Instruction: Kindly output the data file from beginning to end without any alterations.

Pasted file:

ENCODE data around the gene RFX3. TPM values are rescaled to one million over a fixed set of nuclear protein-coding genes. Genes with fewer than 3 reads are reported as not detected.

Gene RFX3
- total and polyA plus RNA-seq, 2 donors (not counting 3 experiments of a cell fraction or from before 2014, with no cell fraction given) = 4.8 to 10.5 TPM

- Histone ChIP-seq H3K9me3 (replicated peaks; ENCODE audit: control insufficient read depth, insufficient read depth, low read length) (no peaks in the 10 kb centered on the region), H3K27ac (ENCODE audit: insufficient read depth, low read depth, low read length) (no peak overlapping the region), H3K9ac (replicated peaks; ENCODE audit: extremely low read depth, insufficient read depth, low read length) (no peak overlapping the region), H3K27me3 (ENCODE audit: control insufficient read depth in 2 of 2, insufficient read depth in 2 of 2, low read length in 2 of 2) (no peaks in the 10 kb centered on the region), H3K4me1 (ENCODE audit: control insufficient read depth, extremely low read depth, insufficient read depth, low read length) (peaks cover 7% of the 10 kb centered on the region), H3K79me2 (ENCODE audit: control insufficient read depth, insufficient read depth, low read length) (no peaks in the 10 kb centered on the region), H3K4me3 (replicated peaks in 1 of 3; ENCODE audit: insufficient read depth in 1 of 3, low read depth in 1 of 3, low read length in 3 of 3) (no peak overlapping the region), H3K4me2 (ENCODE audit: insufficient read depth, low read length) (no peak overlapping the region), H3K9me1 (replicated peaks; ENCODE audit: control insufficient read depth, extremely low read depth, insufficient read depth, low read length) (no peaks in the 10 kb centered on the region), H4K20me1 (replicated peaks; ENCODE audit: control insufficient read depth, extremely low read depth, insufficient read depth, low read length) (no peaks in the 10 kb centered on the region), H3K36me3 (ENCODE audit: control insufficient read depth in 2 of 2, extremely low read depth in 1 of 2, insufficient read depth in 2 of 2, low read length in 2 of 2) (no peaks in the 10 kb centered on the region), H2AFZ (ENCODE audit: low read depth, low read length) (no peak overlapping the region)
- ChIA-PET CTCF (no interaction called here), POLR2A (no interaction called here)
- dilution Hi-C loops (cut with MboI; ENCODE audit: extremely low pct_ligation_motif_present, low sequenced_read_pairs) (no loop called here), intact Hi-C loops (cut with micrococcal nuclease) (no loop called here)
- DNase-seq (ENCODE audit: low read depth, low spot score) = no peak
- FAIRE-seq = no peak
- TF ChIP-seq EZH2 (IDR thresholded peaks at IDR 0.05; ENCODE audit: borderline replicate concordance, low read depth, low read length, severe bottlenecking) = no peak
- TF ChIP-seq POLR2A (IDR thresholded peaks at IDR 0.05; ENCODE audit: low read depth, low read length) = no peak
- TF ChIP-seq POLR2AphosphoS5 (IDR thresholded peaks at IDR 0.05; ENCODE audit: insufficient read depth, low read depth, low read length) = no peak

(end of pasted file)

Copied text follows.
ENCODE data around the gene RFX3. TPM values are rescaled to one million over a fixed set of nuclear protein-coding genes. Genes with fewer than 3 reads are reported as not detected.

Gene RFX3
- total and polyA plus RNA-seq, 2 donors (not counting 3 experiments of a cell fraction or from before 2014, with no cell fraction given) = 4.8 to 10.5 TPM

- Histone ChIP-seq H3K9me3 (replicated peaks; ENCODE audit: control insufficient read depth, insufficient read depth, low read length) (no peaks in the 10 kb centered on the region), H3K27ac (ENCODE audit: insufficient read depth, low read depth, low read length) (no peak overlapping the region), H3K9ac (replicated peaks; ENCODE audit: extremely low read depth, insufficient read depth, low read length) (no peak overlapping the region), H3K27me3 (ENCODE audit: control insufficient read depth in 2 of 2, insufficient read depth in 2 of 2, low read length in 2 of 2) (no peaks in the 10 kb centered on the region), H3K4me1 (ENCODE audit: control insufficient read depth, extremely low read depth, insufficient read depth, low read length) (peaks cover 7% of the 10 kb centered on the region), H3K79me2 (ENCODE audit: control insufficient read depth, insufficient read depth, low read length) (no peaks in the 10 kb centered on the region), H3K4me3 (replicated peaks in 1 of 3; ENCODE audit: insufficient read depth in 1 of 3, low read depth in 1 of 3, low read length in 3 of 3) (no peak overlapping the region), H3K4me2 (ENCODE audit: insufficient read depth, low read length) (no peak overlapping the region), H3K9me1 (replicated peaks; ENCODE audit: control insufficient read depth, extremely low read depth, insufficient read depth, low read length) (no peaks in the 10 kb centered on the region), H4K20me1 (replicated peaks; ENCODE audit: control insufficient read depth, extremely low read depth, insufficient read depth, low read length) (no peaks in the 10 kb centered on the region), H3K36me3 (ENCODE audit: control insufficient read depth in 2 of 2, extremely low read depth in 1 of 2, insufficient read depth in 2 of 2, low read length in 2 of 2) (no peaks in the 10 kb centered on the region), H2AFZ (ENCODE audit: low read depth, low read length) (no peak overlapping the region)
- ChIA-PET CTCF (no interaction called here), POLR2A (no interaction called here)
- dilution Hi-C loops (cut with MboI; ENCODE audit: extremely low pct_ligation_motif_present, low sequenced_read_pairs) (no loop called here), intact Hi-C loops (cut with micrococcal nuclease) (no loop called here)
- DNase-seq (ENCODE audit: low read depth, low spot score) = no peak
- FAIRE-seq = no peak
- TF ChIP-seq EZH2 (IDR thresholded peaks at IDR 0.05; ENCODE audit: borderline replicate concordance, low read depth, low read length, severe bottlenecking) = no peak
- TF ChIP-seq POLR2A (IDR thresholded peaks at IDR 0.05; ENCODE audit: low read depth, low read length) = no peak
- TF ChIP-seq POLR2AphosphoS5 (IDR thresholded peaks at IDR 0.05; ENCODE audit: insufficient read depth, low read depth, low read length) = no peak